Friday 8 July 2011

An English surf trip...

When we lived in London, we tried to get out of the city at least once a month. The below piece was written by Dane after one of our regular surf trips to Croyde Bay in Devon.

If you ever down that way, the best B&B we’ve ever encountered is there - Betty & Freddy’s house, a huge English house right opposite the beach which is run by the most beautiful couple in their 80s who were keen travellers in the 1950s and Betty cooks a mean bacon and eggs. They don’t have a website, but their home phone is: (UK) 01271 890 536




It's the middle of an English winter - it's dark, it's cold, it's windy and I'm standing in my underpants, shivering in a beach-side car park alongside my fellow London surfers. I'm wrestling my way into a very uncooperative and still-wet wetsuit, and eyeing off the still-to-be-donned gloves, booties and hood laying on the ground.

The car thermometer has forgivingly stopped beeping its chime, telling us cheerfully that the temperature is below 3 degrees Celsius. The scene before us would be a very familiar one – car boot yawning open, boards laid out on the ground, wetties slung over old mangy surf-bags and a few towels strewn randomly in the mix – if it weren't for the temperature. The only sounds are of chattering teeth and a few grunts from my fellow surfers in various states of changing from the warm comfort of their Ugg-boot-and-jacket combos into the unforgiving neoprene grip of their wetsuits.

We had left London well before dawn, speeding towards the coast at a rate of knots, towards the promise of waves after a frustrated week at work scouring the swell-charts for predictions of the weekend's frozen waves.

Now, standing in a full ninja wetsuit consisting of booties, steamer, rashie, gloves and a hood, looking out over the wintry Atlantic at the solid lines of swell pushing in, everything seems as warm as toast.

I'm at Croyde Bay, on the west Devon coast of England, with a couple of other Aussie mates currently living in London. The place is pumping, the culmination of a beautiful low-pressure system well out in the ocean, and unseasonal off-shores fanning nicely out to sea. Everywhere we look, solid waves are unloading, from big grey a-frames off the main beach to a dark, gloomy but irresistibly pumping reef, off the southern headland. Unable to watch any more, we sprint towards the point, eyeing-off the rock that the last 'local' jumped from.

The first blast of freezing water hits like a freight train. It's hard to believe that water can be this cold and still stay in a liquid state. Any exposed skin goes numb in seconds - joints ache, eyes sting and the jaw locks up under blue lips. I duckdive the first few waves and see stars, as a spectacular ice-cream-headache sets in and I squeeze my eyes tightly shut to stave off the brain freeze.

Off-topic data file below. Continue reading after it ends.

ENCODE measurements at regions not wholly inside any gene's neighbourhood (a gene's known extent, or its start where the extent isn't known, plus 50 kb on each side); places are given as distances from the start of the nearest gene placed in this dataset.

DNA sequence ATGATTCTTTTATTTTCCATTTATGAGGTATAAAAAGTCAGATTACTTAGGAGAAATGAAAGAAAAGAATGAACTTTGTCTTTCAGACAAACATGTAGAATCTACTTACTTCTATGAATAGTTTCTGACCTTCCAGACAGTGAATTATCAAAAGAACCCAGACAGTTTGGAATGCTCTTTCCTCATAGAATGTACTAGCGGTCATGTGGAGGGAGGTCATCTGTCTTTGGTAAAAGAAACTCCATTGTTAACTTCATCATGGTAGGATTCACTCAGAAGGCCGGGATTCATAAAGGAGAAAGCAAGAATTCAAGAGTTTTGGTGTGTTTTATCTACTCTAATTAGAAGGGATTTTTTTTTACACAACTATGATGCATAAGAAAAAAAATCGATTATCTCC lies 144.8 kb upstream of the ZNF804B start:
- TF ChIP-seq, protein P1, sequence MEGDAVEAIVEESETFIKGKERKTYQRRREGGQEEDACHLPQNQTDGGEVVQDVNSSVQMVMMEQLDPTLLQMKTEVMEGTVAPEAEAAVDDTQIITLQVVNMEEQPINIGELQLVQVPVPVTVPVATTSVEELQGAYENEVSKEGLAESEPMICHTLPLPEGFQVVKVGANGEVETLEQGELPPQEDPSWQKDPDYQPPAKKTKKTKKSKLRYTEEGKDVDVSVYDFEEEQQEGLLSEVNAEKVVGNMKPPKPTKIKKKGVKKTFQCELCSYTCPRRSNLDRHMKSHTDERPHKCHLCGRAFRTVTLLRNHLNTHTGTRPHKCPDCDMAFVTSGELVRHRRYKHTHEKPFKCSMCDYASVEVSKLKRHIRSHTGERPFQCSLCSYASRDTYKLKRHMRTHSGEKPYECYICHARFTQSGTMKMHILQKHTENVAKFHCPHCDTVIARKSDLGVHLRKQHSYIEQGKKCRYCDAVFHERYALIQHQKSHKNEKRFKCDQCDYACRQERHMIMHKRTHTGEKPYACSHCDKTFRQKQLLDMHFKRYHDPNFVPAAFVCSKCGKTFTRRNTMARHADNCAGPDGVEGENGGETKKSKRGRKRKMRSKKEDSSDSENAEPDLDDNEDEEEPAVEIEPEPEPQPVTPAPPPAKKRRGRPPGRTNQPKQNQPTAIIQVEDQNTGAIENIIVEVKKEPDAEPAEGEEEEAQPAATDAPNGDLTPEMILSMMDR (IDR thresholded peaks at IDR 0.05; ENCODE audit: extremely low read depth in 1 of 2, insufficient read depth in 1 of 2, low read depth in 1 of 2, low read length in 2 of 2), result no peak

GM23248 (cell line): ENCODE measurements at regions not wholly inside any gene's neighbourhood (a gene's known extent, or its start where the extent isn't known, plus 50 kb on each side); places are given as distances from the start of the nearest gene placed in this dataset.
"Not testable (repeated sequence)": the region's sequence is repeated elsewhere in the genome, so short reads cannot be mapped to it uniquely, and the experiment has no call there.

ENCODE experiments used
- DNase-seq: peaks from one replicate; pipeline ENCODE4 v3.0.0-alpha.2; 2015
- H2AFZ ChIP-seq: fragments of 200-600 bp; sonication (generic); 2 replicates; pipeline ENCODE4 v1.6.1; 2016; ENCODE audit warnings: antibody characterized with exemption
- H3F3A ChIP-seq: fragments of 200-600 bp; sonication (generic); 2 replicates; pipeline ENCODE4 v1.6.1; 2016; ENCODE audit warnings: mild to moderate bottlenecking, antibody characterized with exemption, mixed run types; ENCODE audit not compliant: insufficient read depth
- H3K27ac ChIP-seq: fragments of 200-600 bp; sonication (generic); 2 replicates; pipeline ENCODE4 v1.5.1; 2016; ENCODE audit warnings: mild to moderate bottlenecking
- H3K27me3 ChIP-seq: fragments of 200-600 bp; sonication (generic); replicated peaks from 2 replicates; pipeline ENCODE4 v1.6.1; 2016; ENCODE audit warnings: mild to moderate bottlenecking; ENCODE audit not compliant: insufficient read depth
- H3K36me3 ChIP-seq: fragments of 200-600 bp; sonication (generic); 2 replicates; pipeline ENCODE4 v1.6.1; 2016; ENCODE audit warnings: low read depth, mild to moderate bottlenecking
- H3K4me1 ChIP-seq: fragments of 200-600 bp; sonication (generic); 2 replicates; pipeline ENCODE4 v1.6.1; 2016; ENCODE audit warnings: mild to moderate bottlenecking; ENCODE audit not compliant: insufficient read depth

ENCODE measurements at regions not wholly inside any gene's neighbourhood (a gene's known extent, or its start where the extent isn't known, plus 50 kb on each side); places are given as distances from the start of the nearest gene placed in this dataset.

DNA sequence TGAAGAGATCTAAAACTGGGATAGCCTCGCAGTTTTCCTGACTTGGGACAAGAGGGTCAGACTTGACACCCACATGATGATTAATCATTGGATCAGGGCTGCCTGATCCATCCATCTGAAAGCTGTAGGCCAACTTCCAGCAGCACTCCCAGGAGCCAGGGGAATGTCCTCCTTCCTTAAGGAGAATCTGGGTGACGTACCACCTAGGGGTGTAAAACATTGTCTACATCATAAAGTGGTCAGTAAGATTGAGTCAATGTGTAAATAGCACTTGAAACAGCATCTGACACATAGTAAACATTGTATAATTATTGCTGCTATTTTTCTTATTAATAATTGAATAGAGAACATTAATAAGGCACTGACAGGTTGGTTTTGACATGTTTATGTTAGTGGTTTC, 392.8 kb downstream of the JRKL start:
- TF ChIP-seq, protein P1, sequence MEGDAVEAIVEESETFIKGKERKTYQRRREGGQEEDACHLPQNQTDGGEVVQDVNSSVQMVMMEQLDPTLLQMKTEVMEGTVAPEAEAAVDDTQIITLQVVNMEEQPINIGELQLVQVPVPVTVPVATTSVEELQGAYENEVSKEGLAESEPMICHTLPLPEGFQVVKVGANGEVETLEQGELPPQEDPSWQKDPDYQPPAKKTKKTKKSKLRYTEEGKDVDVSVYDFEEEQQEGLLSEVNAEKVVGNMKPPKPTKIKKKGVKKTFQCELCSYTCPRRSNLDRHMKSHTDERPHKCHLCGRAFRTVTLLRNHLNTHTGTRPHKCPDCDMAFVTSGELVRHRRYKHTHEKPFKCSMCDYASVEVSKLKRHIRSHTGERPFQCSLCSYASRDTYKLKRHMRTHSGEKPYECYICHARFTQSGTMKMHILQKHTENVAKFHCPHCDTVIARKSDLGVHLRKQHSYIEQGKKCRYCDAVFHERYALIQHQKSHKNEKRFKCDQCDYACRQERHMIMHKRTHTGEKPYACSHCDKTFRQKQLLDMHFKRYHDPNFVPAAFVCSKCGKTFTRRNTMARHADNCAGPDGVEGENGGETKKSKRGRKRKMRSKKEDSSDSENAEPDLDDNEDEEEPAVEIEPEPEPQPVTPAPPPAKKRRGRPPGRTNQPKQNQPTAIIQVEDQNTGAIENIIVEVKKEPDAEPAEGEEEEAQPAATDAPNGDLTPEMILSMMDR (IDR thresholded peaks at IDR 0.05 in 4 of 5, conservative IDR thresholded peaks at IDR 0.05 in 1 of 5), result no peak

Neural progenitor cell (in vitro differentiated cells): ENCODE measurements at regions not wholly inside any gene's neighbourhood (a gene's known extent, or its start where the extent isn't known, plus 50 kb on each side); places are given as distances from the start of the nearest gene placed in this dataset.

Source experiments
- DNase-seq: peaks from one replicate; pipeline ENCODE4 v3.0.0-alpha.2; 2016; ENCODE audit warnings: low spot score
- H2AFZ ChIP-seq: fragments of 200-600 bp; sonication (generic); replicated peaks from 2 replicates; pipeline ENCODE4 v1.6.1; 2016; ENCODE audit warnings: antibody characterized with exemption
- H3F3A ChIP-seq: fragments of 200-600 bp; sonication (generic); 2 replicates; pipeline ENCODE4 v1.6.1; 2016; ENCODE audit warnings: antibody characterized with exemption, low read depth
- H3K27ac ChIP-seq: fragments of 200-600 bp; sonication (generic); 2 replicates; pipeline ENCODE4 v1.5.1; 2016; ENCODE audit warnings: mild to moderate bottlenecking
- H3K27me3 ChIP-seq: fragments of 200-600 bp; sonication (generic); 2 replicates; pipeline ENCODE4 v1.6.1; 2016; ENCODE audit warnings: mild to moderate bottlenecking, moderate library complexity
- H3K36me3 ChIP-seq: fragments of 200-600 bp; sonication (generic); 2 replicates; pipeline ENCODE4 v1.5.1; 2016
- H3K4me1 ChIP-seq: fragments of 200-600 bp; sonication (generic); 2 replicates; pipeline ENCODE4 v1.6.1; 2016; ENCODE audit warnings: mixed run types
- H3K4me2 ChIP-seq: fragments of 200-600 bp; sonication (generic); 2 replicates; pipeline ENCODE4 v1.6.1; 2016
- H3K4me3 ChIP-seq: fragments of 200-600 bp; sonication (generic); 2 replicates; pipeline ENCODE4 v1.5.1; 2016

My body slowly adjusts to the cold, as we all get out the back, keeping an eye on the rocks and reef, which seem increasingly cold and unforgiving. The 5 hour drive to the coast has been more than worth it, and we laugh at our luck as all the elements combine, with the point firing. Some solid sets come in off the reef, making the pack scramble periodically for the horizon, and curse loudly at the icy clean up sets.

As we all sit out the back, a few knowing nods pass amongst the crew, acknowledging the freezing wind which seems to strip us all bare and keeps conversation to a minimum. The surf keeps us all on our toes though, with a plenty of solid waves pushing through and a few catching us off guard. We hoot each other into the sets, making the most of the session while our energy lasts. The waves are great and we all seem a million miles away from the concrete jungle of London, breathing the fresh ocean air and rising over the swells which bend their way into the bay.

Looking back towards the headland, it's a very different scene of rolling hills, and quaint little cottages chuffing smoke from their chimneys into the frosted skyline. The sheep on the hills seem to be the only spectators, but even they seem indifferent to our hardships as they graze the frosty meadows.

We trade uncrowded waves, calling each other into the frosty pits and out onto the long walls off the point. We last an hour and a half before cold and hungry bellies turn our thoughts towards the warmer temptations of breakfast. Paddlingin, the shock of the cold air hits us once again, as we change out of our frost-bitten wetsuits back to the familiar comfort of our warm dry clothes. We pile back into the car, as salty claw-hands clutch for the heater dial, cranking it round to the highest possible setting.

Sadly, it’s time to head towards the familiar bustle of London, but not before we stop at a local bakery for a much needed feed of Cornish pasties and coffee. We head back towards the overcast and dreary capital city, beaming as we embrace the welcome crust of salty skin and sore shoulders, so unfamiliar in the rush of concrete London. With our lungs full of ocean air, we return refreshed and ready to face the next few weeks of work, knowing that the next mission back out to the coast is already on the horizon.

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